Chats on Friended are between people who don’t know each another, so there’s no history, judgement, or expectation. There is no reason to be anyone other than yourself. Since conversations happen one-on-one, there is no FOMO. No one is seeing groups of people where they weren’t included, or scanning through curated worlds that don’t represent real life anyway. 

Friended is about human connection. It’s about the spontaneity and serendipity of speaking freely with someone new. It’s like grabbing the last seat on a bus and having a great chat with the person next to you.

 

What is Friended’s mission?

The process of defining our specific mission has been slow to unfold and is still a work-in-progress. However, Friended is ultimately about showing you a glimpse of who you are when you are completely transparent and true to yourself. When you awaken to this, the choices that you make next in life can be more authentic to you. I believe this has a natural snowball effect of increasing personal alignment, human connection, and spreading good in the world. 

 

How is Friended responding to COVID-19?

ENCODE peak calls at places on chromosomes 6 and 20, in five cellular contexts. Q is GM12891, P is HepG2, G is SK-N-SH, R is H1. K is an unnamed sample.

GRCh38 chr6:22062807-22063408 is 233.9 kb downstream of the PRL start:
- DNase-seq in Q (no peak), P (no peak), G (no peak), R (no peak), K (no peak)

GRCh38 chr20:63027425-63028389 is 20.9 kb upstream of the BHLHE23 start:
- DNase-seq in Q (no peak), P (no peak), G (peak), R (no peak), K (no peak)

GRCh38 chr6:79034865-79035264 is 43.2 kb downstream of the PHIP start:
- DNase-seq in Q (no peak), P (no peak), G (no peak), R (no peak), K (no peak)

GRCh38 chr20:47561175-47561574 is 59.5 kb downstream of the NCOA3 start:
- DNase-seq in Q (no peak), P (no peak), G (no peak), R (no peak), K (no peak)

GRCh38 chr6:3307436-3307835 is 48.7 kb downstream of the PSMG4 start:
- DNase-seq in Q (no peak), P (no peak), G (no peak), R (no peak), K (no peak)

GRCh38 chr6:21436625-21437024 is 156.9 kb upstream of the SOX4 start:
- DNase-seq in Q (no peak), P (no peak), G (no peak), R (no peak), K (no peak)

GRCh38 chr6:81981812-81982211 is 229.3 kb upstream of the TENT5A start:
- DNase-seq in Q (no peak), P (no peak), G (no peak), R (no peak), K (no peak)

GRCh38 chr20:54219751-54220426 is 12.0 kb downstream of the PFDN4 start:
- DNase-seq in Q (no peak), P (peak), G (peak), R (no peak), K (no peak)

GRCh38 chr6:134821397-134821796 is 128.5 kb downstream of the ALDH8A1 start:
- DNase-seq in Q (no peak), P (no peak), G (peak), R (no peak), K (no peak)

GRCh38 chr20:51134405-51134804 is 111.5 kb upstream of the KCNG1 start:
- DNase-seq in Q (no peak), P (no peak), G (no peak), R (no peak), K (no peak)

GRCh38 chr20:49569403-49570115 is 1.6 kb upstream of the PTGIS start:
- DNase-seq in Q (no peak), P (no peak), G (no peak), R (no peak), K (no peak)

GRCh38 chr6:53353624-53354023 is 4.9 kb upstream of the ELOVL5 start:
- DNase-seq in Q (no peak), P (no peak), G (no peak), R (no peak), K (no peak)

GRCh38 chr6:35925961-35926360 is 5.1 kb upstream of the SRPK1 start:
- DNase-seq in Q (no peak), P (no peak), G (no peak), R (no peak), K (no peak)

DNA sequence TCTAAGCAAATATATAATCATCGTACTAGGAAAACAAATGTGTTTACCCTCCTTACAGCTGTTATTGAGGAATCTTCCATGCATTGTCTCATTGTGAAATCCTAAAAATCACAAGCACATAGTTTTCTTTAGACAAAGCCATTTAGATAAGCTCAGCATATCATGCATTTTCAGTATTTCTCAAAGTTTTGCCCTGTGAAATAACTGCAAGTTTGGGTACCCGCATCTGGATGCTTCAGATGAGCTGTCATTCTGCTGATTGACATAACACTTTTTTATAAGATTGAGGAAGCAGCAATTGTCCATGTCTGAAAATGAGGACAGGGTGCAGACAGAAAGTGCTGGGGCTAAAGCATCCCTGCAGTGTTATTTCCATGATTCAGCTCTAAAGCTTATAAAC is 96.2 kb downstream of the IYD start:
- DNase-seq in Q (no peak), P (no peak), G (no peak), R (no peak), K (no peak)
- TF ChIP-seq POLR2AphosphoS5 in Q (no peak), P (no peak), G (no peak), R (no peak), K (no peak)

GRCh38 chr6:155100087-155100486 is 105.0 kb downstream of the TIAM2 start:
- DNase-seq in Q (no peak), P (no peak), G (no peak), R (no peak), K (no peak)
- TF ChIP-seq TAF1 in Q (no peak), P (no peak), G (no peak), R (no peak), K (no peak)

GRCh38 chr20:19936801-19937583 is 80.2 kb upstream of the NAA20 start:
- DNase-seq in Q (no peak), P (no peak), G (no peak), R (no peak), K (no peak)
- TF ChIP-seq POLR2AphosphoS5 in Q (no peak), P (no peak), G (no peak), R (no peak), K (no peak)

Our messaging has always been about making sure people have someone to talk to. That hasn’t changed and is highly relevant now. However, in this environment, our first responsibility is to be sensitive to people losing friends and family, to people losing their jobs, and to the significant amount of people suffering in isolation. Once we’ve acknowledged this, we can share how Friended can help people feel more connected, especially in these times of physical isolation. 

Particularly now, we want to make sure that if someone needs someone to talk to, they can. We’ve opened up access to our app and adjusted some of our paywalls to allow everyone to use it without having to pay for a full subscription during this challenging time.